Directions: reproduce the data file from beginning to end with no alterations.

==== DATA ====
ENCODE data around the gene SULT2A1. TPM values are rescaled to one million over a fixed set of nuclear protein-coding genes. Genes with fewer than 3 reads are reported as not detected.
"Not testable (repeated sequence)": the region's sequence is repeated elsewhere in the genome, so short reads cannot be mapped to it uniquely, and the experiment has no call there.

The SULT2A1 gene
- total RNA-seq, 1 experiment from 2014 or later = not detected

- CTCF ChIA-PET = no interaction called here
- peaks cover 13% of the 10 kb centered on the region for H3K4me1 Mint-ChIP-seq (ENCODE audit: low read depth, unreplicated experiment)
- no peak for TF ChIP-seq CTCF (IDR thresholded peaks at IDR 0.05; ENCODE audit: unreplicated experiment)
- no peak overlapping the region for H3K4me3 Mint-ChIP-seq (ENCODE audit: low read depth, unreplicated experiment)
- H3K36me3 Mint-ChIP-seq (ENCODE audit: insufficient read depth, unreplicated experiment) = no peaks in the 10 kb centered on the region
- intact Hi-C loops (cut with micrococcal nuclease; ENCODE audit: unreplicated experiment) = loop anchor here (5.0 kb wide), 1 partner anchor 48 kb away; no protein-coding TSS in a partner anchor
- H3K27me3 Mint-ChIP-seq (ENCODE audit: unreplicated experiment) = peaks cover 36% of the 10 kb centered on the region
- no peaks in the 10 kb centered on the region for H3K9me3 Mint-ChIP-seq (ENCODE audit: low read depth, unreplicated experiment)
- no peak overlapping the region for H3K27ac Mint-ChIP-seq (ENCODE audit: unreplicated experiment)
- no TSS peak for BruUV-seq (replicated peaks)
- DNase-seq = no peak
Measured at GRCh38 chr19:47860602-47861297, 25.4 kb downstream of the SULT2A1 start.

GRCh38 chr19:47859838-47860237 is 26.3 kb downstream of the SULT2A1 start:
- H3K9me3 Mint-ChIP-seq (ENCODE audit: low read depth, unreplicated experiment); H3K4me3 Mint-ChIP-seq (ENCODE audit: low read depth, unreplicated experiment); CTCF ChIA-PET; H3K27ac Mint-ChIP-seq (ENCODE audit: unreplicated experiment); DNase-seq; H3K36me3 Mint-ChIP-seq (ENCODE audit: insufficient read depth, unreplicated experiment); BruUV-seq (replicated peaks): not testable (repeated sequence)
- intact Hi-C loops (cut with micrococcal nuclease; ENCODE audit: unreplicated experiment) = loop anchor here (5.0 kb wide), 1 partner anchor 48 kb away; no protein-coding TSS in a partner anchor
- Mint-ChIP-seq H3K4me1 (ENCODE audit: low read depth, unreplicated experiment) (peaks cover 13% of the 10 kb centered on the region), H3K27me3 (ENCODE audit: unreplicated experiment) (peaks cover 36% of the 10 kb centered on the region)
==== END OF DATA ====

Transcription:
ENCODE data around the gene SULT2A1. TPM values are rescaled to one million over a fixed set of nuclear protein-coding genes. Genes with fewer than 3 reads are reported as not detected.
"Not testable (repeated sequence)": the region's sequence is repeated elsewhere in the genome, so short reads cannot be mapped to it uniquely, and the experiment has no call there.

The SULT2A1 gene
- total RNA-seq, 1 experiment from 2014 or later = not detected

- CTCF ChIA-PET = no interaction called here
- peaks cover 13% of the 10 kb centered on the region for H3K4me1 Mint-ChIP-seq (ENCODE audit: low read depth, unreplicated experiment)
- no peak for TF ChIP-seq CTCF (IDR thresholded peaks at IDR 0.05; ENCODE audit: unreplicated experiment)
- no peak overlapping the region for H3K4me3 Mint-ChIP-seq (ENCODE audit: low read depth, unreplicated experiment)
- H3K36me3 Mint-ChIP-seq (ENCODE audit: insufficient read depth, unreplicated experiment) = no peaks in the 10 kb centered on the region
- intact Hi-C loops (cut with micrococcal nuclease; ENCODE audit: unreplicated experiment) = loop anchor here (5.0 kb wide), 1 partner anchor 48 kb away; no protein-coding TSS in a partner anchor
- H3K27me3 Mint-ChIP-seq (ENCODE audit: unreplicated experiment) = peaks cover 36% of the 10 kb centered on the region
- no peaks in the 10 kb centered on the region for H3K9me3 Mint-ChIP-seq (ENCODE audit: low read depth, unreplicated experiment)
- no peak overlapping the region for H3K27ac Mint-ChIP-seq (ENCODE audit: unreplicated experiment)
- no TSS peak for BruUV-seq (replicated peaks)
- DNase-seq = no peak
Measured at GRCh38 chr19:47860602-47861297, 25.4 kb downstream of the SULT2A1 start.

GRCh38 chr19:47859838-47860237 is 26.3 kb downstream of the SULT2A1 start:
- H3K9me3 Mint-ChIP-seq (ENCODE audit: low read depth, unreplicated experiment); H3K4me3 Mint-ChIP-seq (ENCODE audit: low read depth, unreplicated experiment); CTCF ChIA-PET; H3K27ac Mint-ChIP-seq (ENCODE audit: unreplicated experiment); DNase-seq; H3K36me3 Mint-ChIP-seq (ENCODE audit: insufficient read depth, unreplicated experiment); BruUV-seq (replicated peaks): not testable (repeated sequence)
- intact Hi-C loops (cut with micrococcal nuclease; ENCODE audit: unreplicated experiment) = loop anchor here (5.0 kb wide), 1 partner anchor 48 kb away; no protein-coding TSS in a partner anchor
- Mint-ChIP-seq H3K4me1 (ENCODE audit: low read depth, unreplicated experiment) (peaks cover 13% of the 10 kb centered on the region), H3K27me3 (ENCODE audit: unreplicated experiment) (peaks cover 36% of the 10 kb centered on the region)